Despite how we have turned our rivers into slow-moving shitwater and estuaries into cesspools, river mouths and the stretches of the nearshore sea south of the mouths remain the most productive fishing areas. The fishing grounds south of Cooum are all spread out as patches of muddy ocean floor areas called seru (mud) separated by tharai (sandy) seabed.

Every monsoon, the Cooum flushes out its toxins, sludge and plastic trash with the first heavy downpour. After that comes the healthy sediment from inland, which is washed out with the floodwaters. Under the influence of the northeast monsoon – called vaadai naal in fisher Tamil (vaadai refers to the prevalent northerly winds and currents) – the waters and sediment disgorged by the river push deep into the sea.

The sea pushes the sediments back landwards and a south-bound current settles the silt in patches from the river mouth southwards. This way, the process of rebuilding a productive muddy seabed fish habitat is taken up anew every monsoon.

Fishers have a name for the freshly layered sediment close to the river mouth:- kadavaadu. “The sediment from the kadavaadu is fine, like powder cement. Prawns and crabs love it,” S. Ethiraj (42), who has been fishing the seas near Marina for 25 years, said.

Two days after any cyclone, when the river is still pushing out, the kadavaadu is the best place for prawns. In this season, there may not be prawns,” he added. “If you go there today after dusk, you will see the minnampoochi [floating net-markers with lights] of the naakku valai [nets for sole fish] in a line from the estuary to Nochikuppam… at least 10 boats.”

And according to Ethiraj, “The monument is set to come up smack in the middle of the stretch where 10 fishers will set their naakku valai today,”. Naakku meen, or sole fish, is a tasty white fish with soft bones; it is great for frying or as bajjis.

The nearshore muddy seabed areas are prized by the fishers, so much so that each patch has a name. Ethiraj listed the names of the seru along the Marina: “Kannaan seru lies south of the Cooum mouth. Then there is Peru seru, Iluva seru, Seeni seru, Lalan seru, Mela seru and Parappan seru near Nochikuppam.”

By destroying the fish-rich Kannaan seru, the pen statue will write over the history of one of Chennai’s first residents – the fishers.

Go fish

You can’t protect what you don’t know exists. You can’t know what exists without asking those who know what exists. S. Palayam, a veteran fisher from Urur Kuppam, which is at least 10 km from the Cooum, gets emotional when I ask him about the project.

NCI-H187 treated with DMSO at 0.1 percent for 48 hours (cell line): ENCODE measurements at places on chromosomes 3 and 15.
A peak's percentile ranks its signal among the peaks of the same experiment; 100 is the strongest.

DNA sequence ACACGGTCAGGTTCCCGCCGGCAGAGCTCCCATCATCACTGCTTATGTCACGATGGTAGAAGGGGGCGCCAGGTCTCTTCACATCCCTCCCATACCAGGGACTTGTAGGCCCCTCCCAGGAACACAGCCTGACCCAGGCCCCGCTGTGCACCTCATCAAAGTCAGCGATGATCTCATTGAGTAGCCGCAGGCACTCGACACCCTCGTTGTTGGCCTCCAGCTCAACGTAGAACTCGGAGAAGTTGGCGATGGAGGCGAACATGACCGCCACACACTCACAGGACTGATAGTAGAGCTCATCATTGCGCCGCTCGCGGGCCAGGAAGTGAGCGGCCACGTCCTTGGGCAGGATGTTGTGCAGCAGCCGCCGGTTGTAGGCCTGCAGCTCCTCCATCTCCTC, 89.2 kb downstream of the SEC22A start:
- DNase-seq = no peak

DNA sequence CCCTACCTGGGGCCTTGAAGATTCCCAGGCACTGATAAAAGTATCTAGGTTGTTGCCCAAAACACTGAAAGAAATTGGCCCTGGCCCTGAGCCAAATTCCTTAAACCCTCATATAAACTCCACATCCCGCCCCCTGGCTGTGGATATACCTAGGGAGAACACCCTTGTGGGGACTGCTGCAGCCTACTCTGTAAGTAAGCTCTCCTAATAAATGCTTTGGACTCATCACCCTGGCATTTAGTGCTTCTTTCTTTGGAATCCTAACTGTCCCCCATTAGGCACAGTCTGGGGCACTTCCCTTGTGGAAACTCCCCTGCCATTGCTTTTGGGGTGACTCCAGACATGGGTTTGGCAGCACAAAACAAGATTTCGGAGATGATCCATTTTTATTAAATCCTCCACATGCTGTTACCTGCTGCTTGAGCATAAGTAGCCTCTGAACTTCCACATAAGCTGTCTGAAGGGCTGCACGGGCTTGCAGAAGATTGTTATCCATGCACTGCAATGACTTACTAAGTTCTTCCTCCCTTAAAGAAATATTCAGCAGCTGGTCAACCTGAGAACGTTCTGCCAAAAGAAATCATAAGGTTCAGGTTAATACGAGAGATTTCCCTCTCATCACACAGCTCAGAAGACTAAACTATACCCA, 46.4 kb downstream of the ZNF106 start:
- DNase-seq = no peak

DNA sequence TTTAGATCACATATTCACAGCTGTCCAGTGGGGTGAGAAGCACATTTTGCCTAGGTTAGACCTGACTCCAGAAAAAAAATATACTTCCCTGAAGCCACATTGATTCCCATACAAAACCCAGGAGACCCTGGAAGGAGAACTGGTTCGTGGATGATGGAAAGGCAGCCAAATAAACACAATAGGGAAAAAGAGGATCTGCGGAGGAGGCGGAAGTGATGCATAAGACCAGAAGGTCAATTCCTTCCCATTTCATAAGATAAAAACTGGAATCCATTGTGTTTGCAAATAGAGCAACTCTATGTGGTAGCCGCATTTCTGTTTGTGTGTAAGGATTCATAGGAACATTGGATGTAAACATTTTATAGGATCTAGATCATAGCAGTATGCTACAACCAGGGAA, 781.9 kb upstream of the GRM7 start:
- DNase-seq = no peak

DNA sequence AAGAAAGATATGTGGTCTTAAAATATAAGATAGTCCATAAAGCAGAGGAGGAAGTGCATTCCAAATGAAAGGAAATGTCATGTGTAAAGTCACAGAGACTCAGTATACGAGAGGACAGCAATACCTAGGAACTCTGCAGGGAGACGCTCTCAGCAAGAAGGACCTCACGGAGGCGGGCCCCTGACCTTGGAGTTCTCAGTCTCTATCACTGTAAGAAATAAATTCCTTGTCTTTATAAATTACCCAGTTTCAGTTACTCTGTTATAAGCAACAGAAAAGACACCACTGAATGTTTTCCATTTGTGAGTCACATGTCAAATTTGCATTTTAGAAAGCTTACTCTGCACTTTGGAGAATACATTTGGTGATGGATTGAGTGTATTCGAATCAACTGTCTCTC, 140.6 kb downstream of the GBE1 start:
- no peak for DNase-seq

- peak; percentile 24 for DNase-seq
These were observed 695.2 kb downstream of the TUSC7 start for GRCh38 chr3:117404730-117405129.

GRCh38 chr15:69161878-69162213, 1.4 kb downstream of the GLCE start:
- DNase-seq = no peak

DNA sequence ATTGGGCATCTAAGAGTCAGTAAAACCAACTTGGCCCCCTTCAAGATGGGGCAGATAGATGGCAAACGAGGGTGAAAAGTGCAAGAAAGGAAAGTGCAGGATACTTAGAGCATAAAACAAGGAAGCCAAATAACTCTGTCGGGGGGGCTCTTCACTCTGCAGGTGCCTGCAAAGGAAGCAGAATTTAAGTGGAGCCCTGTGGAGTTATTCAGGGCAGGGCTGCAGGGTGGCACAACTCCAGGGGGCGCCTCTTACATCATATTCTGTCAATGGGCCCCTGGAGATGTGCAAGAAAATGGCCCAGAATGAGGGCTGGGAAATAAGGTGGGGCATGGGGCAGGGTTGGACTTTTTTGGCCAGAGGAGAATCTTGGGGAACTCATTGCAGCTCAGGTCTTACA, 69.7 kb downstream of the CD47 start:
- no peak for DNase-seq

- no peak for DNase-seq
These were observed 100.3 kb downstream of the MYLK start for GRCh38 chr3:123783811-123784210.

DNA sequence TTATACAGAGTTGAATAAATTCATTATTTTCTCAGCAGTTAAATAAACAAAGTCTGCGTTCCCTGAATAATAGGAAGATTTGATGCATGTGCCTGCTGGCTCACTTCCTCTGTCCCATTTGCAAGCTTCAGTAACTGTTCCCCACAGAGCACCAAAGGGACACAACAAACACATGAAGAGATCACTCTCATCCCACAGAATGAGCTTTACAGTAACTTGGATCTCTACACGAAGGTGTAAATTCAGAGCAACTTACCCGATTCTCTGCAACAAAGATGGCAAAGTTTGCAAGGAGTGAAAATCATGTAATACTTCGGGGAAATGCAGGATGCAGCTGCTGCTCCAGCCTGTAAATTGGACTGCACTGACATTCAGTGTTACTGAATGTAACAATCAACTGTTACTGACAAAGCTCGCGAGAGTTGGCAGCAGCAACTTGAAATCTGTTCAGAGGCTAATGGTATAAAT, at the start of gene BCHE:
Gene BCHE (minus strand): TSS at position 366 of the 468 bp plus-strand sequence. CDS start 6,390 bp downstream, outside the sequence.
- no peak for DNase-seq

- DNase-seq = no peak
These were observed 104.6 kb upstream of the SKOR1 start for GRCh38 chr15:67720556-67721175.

“You write to them [the authorities] and tell them they should speak to the fishers,” he said. “What do these engineers know about the seas? They can’t see what we see. That stretch has live-giving seru not just for the 10 villages around Marina. Our seas are tharai kadal [unproductive sandy seabeds]. When the waters are clear, the only fish that are to be found are in that stretch. When we are hungry, we go there to set our nets.”

I asked Palayam to name some of the tasty fish that makes Chennai happy and that are caught from the kadavaadu seru and the muddy floors off the Marina. He begins:

Kelangan, keechan, nandu, naakku, udupa, udupaathi, kala, mathi, semakkera, thulra, por-ra, thirukkai, panangyan, vavval. If the water is turbid, then fish that might be further out at sea will come closer to shore. We can catch poruva, kuthuva, kaasaamparai, thooradi kathalai, panna, nethili, otta kavalai, olakaaral, kottukaaral, varikaaral, pachakutti, pees kola, paruva kola, even vari kathalai in these serus.

Palayam paused his recital at vari paarai (a.k.a. barred trevally, Carangoides ferdau).

“Brother, this fish is so tasty that when we return from the sea with vari-paarai, we’d stop emptying the nets as soon as we get a handful. We’d run home with it, give it to the women and ask them to make a kuzhambu (curry). The fish curry would be hot and ready by the time we finish our work at the beach, return home and wash off the salt from our bodies. There are only a few things in the world that can beat that taste and fragrance of vari paarai in kuzhambu.”

Is that the only good fish, I ask. Palayam looked offended.

“Don’t you recognise any of the fish that you keep eating from the list I read out – nethili, you don’t like it? Kittukaanan keluthi, kelangan, madavai. What’s wrong with these fish? Sudumbu is a great-tasting fatty fish. But it is fast disappearing because these serus are being degraded.”

Not legal

Until 2015, statues in the sea were a no-no. The ruling dispensation in Maharashtra at the time proposed a Shivaji statue in a small cove off a prominent beach in South Mumbai. Shivaji was a man of action, not of letters. So the statue had a sword, measuring 210 m from the base to the tip.

But the CRZ notification drafted to protect fishers and coastal environments didn’t allow for such structures inside the sea. So the law was changed to read (emphasis added):

“Dressing or altering the sand dunes, hills, natural features including landscape changes for beautification, recreation and other such purpose [except utilizing the rocks / hills/natural features, only in CRZ-IV (A) areas, for development of memorials / monuments and allied facilities, by the concerned State Government]*

This exemption itself flies in the face of the notification’s objective – to limit development on the coast to activities requiring foreshore or shorefront facilities.

A monument can be built anywhere. Why inside the sea?

And even with this exemption, the current pen memorial is not permissible. The proposal encroaches on 70 m of CRZ 1A, which are turtle nesting grounds, and proposes to construct a lattice bridge structure on the seaward side of the existing authorised structure.

CRZ 2011, as amended, may permit the erection of monuments and allied facilities in CRZ IV (A) sea areas but does not allow for allied facilities in the intertidal zone or in turtle-nesting beaches.

The law has never been an impediment for the powerful. If it can change for Shivaji’s sword, it can certainly be amended for Kalaignar’s pen. The pen, after all, is mightier than the sword.


  1. The prefix with which Karunanidhi is known; it’s Tamil for ‘man of arts’